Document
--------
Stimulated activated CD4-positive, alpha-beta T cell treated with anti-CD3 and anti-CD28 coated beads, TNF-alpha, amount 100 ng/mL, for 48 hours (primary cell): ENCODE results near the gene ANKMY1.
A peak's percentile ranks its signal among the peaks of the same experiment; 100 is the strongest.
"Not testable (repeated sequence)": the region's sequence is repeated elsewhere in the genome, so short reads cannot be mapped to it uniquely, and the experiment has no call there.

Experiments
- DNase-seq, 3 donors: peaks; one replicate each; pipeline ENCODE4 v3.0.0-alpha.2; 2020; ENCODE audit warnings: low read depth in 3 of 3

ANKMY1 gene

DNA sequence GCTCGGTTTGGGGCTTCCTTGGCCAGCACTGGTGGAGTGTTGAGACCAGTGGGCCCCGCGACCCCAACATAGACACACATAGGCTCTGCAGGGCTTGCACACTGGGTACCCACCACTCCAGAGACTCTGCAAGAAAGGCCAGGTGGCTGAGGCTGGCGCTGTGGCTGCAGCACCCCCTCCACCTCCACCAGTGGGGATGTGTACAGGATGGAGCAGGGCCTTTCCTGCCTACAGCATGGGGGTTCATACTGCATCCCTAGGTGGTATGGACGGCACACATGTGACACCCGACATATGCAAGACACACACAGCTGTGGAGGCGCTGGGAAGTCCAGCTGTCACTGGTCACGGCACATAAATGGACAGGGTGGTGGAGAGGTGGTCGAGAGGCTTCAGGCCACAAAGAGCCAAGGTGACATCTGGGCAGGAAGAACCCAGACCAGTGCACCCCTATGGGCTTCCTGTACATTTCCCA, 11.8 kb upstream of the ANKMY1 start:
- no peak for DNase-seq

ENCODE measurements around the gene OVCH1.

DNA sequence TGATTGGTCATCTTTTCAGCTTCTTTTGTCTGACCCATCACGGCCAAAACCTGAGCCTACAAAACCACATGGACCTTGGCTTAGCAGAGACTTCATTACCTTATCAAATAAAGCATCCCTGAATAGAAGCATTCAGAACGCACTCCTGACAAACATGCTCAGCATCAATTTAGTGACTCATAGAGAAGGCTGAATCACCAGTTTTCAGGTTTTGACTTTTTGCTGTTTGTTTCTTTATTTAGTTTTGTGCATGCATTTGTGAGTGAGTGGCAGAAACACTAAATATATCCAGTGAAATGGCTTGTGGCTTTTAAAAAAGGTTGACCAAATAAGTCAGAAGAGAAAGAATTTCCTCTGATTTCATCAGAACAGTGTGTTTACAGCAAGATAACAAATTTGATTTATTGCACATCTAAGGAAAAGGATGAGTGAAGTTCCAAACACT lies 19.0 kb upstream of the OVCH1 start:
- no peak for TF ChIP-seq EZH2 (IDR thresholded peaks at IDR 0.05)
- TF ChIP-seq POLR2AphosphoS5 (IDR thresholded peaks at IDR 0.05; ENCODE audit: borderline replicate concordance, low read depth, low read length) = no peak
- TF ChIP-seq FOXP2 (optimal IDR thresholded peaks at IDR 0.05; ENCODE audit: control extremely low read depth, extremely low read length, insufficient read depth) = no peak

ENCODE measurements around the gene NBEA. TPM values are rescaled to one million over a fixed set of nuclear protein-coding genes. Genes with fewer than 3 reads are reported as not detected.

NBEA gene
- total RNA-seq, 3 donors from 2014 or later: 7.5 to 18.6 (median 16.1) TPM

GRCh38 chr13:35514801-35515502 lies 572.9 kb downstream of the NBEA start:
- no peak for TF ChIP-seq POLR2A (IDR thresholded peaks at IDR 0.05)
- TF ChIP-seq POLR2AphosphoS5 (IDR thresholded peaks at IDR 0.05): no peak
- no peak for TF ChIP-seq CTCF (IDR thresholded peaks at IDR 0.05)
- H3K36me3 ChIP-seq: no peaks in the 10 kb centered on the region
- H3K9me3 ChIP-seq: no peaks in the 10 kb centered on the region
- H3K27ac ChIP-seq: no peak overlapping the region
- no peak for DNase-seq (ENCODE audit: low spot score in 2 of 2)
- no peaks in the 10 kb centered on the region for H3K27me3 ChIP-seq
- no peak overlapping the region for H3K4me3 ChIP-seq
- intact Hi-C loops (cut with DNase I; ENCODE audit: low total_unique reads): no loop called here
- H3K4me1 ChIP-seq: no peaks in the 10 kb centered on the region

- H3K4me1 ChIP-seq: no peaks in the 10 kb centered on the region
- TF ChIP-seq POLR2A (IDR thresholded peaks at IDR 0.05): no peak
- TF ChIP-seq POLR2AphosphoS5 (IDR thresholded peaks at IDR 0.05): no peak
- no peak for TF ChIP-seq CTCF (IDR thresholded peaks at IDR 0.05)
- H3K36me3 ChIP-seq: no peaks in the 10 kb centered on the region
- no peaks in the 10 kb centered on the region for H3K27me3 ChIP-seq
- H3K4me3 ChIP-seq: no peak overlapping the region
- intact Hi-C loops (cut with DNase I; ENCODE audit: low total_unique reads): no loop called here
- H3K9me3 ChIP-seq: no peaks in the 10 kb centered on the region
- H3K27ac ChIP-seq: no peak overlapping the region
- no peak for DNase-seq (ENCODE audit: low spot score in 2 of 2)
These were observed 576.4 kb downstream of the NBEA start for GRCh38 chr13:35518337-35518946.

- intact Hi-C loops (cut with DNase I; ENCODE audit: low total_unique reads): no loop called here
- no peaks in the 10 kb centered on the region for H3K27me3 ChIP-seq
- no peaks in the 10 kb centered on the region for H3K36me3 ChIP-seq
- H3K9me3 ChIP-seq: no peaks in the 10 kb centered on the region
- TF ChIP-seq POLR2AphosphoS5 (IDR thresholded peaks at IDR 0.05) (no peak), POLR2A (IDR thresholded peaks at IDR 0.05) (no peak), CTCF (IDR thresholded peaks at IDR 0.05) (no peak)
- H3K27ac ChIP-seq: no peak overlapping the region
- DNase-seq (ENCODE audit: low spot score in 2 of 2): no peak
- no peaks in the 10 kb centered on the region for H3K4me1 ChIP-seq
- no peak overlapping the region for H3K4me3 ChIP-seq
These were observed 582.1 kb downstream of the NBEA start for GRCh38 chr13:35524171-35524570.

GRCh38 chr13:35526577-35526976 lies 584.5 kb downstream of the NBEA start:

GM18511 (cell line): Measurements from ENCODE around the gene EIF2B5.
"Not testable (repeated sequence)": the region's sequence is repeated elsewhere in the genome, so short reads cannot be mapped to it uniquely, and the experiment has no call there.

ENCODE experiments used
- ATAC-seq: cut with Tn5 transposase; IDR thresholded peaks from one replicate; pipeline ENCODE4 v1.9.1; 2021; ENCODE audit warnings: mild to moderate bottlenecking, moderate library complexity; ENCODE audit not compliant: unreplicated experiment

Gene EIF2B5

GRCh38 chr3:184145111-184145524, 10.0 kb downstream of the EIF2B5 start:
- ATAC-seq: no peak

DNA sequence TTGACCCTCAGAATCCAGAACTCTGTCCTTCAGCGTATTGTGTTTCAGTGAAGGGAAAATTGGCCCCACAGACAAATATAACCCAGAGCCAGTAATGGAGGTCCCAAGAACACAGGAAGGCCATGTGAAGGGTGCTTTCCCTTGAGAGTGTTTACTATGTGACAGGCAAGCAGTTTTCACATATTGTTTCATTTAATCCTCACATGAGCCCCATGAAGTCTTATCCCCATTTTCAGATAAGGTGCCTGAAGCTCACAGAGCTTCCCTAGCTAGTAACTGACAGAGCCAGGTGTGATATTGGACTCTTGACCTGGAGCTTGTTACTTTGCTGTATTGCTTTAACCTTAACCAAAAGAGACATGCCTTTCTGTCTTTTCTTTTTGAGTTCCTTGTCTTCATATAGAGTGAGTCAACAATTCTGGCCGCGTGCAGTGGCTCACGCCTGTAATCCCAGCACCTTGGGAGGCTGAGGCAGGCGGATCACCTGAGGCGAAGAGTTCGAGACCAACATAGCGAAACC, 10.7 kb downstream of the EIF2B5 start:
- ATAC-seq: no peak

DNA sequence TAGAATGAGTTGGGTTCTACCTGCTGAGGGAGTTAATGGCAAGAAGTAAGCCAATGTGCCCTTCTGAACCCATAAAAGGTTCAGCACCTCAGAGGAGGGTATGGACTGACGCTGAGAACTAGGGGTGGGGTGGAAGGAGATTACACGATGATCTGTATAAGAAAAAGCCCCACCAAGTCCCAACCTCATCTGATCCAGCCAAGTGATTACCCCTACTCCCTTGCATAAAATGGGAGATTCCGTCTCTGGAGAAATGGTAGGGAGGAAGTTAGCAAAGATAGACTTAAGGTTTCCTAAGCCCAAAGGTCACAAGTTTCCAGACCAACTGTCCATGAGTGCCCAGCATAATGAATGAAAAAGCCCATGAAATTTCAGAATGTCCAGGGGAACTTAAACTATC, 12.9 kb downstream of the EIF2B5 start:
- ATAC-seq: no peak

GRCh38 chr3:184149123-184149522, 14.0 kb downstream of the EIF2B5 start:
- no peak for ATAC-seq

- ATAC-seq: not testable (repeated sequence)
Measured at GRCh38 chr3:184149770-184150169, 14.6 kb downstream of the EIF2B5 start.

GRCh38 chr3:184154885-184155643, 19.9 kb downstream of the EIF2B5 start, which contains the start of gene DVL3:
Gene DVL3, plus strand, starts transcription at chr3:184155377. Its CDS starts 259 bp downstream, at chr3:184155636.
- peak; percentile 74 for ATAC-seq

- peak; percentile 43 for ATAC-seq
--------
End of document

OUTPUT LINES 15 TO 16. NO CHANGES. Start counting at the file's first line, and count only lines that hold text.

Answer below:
NBEA gene
- total RNA-seq, 3 donors from 2014 or later: 7.5 to 18.6 (median 16.1) TPM